PD9: Ethical Decision Making

PD9: Ethical Decision Making introduces the complex concepts underpinning ethical behaviour in the workplace.

How can you make “good” decisions when you’re facing intense pressure from competitors and peers? Does trying to make a profit make you greedy? In PD9 you'll learn to answer these questions — and more — by working through games, discussion questions and reflective activities. 

Remote video URL

What will you do in PD9?

  • Analyze how interests and incentives affect the decisions people make.  
  • Reflect on personal ethical views and how these views affect all parties in decision making.  
  • Recognize personal responsibility in individual and group contexts.   

Grading information

To pass PD9, you must satisfy both requirements below: 

  • earn an overall grade of at least 50% on Assignments 1 - 4 (plus any bonus opportunities) 

  • receive a minimum of 50% on the Major Reflective Report 

If you have a question about grading in PD9, contact the course team.

Course instructor

Greg Andres

Greg Andres 

Dr. Andres is a continuing lecturer within the Department of Philosophy at the University of Waterloo. He earned his first bachelor’s degree in theology from a small college in southern Saskatchewan and pursued his growing interest in philosophy at the University of Waterloo, where he successfully obtained bachelor's and master’s degrees. He then attended the University of Western Ontario for his doctoral studies, focusing on one question: which logic — if any — is the correct logic?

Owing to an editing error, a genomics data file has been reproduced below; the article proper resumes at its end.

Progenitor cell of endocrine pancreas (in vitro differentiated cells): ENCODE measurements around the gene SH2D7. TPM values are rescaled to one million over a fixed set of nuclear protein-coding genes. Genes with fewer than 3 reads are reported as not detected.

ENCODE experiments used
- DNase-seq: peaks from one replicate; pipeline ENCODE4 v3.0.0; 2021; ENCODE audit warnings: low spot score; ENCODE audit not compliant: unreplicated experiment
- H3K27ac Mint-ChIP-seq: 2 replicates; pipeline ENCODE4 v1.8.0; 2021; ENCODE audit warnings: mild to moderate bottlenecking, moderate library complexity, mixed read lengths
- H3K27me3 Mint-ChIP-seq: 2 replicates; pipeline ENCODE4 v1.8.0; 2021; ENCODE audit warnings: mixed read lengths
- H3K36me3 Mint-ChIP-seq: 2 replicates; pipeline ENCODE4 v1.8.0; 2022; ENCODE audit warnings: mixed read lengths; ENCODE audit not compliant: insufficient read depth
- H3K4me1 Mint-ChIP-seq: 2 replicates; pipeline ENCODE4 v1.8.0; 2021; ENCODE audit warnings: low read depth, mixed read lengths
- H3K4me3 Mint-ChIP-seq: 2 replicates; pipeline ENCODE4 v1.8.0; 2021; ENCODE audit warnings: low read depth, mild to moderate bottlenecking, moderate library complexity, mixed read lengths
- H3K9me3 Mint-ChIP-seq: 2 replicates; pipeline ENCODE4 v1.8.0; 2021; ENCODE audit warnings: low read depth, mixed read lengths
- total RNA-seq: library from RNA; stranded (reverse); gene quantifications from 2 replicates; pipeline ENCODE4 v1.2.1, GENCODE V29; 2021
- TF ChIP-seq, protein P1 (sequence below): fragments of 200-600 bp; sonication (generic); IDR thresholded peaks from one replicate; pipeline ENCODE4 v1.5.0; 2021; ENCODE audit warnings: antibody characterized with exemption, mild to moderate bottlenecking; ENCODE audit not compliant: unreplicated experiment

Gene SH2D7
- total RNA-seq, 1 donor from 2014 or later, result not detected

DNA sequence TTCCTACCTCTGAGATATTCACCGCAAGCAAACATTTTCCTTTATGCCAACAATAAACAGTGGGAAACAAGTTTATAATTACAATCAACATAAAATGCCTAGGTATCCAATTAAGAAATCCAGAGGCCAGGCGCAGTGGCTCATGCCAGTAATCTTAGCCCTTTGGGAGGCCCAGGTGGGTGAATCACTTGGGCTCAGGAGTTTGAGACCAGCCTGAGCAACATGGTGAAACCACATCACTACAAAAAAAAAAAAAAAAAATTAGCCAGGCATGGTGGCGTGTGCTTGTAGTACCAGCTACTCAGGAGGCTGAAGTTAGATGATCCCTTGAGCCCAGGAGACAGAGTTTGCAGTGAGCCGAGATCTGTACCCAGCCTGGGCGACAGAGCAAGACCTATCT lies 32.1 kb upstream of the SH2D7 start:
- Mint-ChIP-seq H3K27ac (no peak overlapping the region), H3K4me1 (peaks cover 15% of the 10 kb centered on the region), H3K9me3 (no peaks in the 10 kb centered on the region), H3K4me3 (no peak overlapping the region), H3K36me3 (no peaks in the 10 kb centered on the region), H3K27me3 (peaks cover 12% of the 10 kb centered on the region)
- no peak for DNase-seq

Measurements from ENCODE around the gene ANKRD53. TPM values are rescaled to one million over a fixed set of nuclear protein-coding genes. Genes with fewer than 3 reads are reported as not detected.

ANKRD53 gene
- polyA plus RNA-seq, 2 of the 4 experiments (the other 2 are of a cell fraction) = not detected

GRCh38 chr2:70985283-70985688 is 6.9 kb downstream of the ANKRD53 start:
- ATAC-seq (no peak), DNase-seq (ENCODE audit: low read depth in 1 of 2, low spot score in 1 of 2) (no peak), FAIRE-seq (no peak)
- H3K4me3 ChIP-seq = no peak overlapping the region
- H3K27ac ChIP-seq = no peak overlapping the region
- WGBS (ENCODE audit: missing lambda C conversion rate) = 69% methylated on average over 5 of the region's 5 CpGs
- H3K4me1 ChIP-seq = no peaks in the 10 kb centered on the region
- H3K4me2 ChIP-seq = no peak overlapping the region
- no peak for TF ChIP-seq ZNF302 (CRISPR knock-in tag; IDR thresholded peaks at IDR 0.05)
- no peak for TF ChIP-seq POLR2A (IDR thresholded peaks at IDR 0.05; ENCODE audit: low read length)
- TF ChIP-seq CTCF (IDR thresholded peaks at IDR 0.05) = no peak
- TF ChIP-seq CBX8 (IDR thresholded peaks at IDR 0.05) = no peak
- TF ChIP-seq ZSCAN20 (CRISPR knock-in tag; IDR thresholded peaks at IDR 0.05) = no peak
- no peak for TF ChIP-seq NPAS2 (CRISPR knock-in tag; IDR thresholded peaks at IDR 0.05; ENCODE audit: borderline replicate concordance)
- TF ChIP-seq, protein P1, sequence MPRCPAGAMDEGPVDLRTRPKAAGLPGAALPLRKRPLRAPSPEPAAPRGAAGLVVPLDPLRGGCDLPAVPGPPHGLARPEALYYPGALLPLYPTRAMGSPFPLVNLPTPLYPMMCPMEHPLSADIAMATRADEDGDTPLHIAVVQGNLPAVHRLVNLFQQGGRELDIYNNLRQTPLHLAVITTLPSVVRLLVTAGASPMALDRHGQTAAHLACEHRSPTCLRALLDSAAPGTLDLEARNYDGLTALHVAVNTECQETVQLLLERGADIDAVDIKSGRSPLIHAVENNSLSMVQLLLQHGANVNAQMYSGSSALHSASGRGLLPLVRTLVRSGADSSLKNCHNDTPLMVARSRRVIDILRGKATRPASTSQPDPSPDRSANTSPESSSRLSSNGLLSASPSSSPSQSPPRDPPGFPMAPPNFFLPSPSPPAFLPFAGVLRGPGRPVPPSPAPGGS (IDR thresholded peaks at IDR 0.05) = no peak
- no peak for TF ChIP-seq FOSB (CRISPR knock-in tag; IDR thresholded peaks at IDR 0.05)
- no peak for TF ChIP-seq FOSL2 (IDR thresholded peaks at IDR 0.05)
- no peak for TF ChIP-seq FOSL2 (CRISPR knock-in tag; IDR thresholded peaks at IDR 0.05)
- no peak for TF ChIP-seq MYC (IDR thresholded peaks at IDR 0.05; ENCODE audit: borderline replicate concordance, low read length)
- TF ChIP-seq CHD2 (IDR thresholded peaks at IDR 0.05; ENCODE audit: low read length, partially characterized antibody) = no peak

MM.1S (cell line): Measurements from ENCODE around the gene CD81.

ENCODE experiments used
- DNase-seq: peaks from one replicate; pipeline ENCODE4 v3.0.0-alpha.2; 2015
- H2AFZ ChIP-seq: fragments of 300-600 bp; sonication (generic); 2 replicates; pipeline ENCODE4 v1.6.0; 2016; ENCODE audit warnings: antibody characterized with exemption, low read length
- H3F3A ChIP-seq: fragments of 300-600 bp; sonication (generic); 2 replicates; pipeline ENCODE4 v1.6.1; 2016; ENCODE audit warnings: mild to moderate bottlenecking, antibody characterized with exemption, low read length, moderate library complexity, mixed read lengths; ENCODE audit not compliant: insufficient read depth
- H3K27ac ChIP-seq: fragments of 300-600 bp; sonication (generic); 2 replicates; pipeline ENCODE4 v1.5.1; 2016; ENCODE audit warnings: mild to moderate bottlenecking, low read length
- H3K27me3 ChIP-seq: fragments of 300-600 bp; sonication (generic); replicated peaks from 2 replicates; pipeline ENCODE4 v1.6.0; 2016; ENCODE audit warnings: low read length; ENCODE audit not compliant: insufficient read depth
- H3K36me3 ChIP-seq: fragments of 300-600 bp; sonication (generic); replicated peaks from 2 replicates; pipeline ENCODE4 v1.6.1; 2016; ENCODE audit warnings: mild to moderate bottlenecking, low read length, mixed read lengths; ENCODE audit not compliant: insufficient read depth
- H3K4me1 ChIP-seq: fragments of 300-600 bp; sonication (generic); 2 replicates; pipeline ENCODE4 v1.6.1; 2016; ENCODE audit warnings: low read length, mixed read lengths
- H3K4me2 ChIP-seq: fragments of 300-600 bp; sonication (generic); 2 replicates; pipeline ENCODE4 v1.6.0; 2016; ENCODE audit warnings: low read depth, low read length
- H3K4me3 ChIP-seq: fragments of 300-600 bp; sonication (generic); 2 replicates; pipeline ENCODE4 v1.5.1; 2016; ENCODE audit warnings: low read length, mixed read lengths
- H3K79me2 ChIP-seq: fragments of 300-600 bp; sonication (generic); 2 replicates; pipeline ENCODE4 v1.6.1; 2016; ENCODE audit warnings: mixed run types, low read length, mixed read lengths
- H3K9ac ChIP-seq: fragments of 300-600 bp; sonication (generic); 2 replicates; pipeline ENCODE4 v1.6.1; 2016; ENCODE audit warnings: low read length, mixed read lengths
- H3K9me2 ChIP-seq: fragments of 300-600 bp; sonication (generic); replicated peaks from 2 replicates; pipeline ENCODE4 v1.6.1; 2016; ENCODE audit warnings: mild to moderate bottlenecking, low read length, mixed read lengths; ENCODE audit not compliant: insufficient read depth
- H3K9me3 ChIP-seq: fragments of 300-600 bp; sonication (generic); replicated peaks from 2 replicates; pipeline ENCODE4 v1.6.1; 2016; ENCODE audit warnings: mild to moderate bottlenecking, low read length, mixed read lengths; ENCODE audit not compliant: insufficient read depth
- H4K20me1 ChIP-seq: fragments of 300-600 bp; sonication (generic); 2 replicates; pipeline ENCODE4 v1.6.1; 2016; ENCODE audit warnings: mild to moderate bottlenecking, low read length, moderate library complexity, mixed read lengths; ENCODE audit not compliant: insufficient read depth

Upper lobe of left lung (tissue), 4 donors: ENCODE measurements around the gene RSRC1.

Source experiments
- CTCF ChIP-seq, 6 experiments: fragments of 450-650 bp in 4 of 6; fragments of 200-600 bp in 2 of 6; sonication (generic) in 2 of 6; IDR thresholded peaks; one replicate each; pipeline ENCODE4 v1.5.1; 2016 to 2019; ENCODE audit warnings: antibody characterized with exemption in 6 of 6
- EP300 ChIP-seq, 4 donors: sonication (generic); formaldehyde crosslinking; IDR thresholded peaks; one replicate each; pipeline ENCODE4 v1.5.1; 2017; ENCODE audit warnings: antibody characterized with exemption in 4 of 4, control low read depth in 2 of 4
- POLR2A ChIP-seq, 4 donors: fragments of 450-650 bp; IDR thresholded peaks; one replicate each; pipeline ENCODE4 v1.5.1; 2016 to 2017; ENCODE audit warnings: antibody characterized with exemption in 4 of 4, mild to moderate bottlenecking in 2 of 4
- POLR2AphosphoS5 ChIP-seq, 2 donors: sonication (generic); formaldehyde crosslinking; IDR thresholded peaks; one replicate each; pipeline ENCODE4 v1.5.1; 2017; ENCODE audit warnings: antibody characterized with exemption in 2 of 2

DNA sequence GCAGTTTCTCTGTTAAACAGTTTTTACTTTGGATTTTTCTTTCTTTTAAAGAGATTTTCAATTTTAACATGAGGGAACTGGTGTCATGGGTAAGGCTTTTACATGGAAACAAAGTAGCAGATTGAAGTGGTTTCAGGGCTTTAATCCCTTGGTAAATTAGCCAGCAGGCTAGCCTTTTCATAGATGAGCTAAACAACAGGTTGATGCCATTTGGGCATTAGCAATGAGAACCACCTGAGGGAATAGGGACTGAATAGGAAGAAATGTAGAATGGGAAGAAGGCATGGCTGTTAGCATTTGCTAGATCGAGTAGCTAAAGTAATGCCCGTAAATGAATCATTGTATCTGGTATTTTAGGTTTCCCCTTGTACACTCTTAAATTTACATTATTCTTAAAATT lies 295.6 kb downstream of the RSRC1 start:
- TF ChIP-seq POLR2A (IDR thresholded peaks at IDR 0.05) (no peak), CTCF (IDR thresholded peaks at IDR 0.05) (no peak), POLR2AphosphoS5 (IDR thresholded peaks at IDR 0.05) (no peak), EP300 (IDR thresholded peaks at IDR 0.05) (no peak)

Since then, Dr. Andres has returned to the University of Waterloo to pursue his passion for teaching. Greg’s enthusiasm and thought-provoking lectures engage students and frequently result in animated debates in and out of the classroom. Greg was recognized for his exceptional teaching with the Arts Teaching Award in 2013. 

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Student testimonials

I enjoyed thinking about the ethical issues while going through the course material. It provided me with a different perspective on life.

Great course! As a person who previously looked at decision making as a purely rational exercise, the introduction to social action problems and the impact of incentives changed how I view ethical decisions.

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